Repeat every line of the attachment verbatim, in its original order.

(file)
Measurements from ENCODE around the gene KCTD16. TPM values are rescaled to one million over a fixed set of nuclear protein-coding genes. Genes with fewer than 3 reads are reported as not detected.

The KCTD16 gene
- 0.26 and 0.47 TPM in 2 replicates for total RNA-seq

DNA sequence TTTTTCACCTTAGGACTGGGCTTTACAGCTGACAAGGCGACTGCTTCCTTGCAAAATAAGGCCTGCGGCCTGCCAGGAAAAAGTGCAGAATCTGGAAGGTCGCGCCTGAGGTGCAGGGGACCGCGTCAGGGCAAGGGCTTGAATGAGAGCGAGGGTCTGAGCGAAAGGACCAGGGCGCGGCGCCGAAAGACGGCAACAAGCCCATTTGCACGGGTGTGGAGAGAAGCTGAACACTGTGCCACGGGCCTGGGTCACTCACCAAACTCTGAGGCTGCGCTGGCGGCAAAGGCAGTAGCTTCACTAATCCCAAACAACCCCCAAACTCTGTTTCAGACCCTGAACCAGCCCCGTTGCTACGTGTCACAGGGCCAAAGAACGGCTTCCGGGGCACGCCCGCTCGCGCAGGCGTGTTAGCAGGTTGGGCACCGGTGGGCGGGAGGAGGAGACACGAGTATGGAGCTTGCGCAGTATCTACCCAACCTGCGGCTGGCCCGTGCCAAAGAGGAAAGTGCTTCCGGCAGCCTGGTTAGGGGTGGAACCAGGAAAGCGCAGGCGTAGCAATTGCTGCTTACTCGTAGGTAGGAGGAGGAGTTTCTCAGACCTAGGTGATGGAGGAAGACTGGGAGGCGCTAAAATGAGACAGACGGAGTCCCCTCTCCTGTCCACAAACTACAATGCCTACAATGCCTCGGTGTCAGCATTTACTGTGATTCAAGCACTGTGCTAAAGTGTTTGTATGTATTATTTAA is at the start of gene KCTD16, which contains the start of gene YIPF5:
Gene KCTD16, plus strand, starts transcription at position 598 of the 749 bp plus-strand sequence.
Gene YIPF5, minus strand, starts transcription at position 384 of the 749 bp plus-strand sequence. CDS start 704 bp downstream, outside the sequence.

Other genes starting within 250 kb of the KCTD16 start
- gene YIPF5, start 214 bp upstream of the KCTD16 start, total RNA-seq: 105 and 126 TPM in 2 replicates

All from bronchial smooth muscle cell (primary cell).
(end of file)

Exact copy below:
Measurements from ENCODE around the gene KCTD16. TPM values are rescaled to one million over a fixed set of nuclear protein-coding genes. Genes with fewer than 3 reads are reported as not detected.

The KCTD16 gene
- 0.26 and 0.47 TPM in 2 replicates for total RNA-seq

DNA sequence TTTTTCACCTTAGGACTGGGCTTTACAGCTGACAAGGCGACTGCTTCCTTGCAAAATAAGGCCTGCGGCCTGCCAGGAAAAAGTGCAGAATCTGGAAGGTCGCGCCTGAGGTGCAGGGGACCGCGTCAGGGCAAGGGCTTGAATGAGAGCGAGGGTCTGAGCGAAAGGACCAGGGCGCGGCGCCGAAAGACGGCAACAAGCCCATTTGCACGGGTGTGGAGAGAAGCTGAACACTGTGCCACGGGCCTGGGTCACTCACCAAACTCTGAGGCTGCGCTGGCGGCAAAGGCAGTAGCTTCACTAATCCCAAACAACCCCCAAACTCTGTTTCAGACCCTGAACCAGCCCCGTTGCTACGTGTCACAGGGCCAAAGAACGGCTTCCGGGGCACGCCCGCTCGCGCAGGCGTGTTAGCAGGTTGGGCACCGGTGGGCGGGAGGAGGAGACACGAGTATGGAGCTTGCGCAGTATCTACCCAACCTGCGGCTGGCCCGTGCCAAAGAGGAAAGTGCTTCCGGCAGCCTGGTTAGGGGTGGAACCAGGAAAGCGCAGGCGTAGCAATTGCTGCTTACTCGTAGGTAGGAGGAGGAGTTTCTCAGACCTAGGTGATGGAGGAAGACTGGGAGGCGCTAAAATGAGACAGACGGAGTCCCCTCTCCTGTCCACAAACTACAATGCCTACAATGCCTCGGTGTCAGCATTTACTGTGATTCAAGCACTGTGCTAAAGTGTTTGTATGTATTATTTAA is at the start of gene KCTD16, which contains the start of gene YIPF5:
Gene KCTD16, plus strand, starts transcription at position 598 of the 749 bp plus-strand sequence.
Gene YIPF5, minus strand, starts transcription at position 384 of the 749 bp plus-strand sequence. CDS start 704 bp downstream, outside the sequence.

Other genes starting within 250 kb of the KCTD16 start
- gene YIPF5, start 214 bp upstream of the KCTD16 start, total RNA-seq: 105 and 126 TPM in 2 replicates

All from bronchial smooth muscle cell (primary cell).